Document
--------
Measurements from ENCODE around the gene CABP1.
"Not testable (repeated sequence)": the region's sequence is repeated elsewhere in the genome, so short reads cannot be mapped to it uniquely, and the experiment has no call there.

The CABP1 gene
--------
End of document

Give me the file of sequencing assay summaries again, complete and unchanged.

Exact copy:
Measurements from ENCODE around the gene CABP1.
"Not testable (repeated sequence)": the region's sequence is repeated elsewhere in the genome, so short reads cannot be mapped to it uniquely, and the experiment has no call there.

The CABP1 gene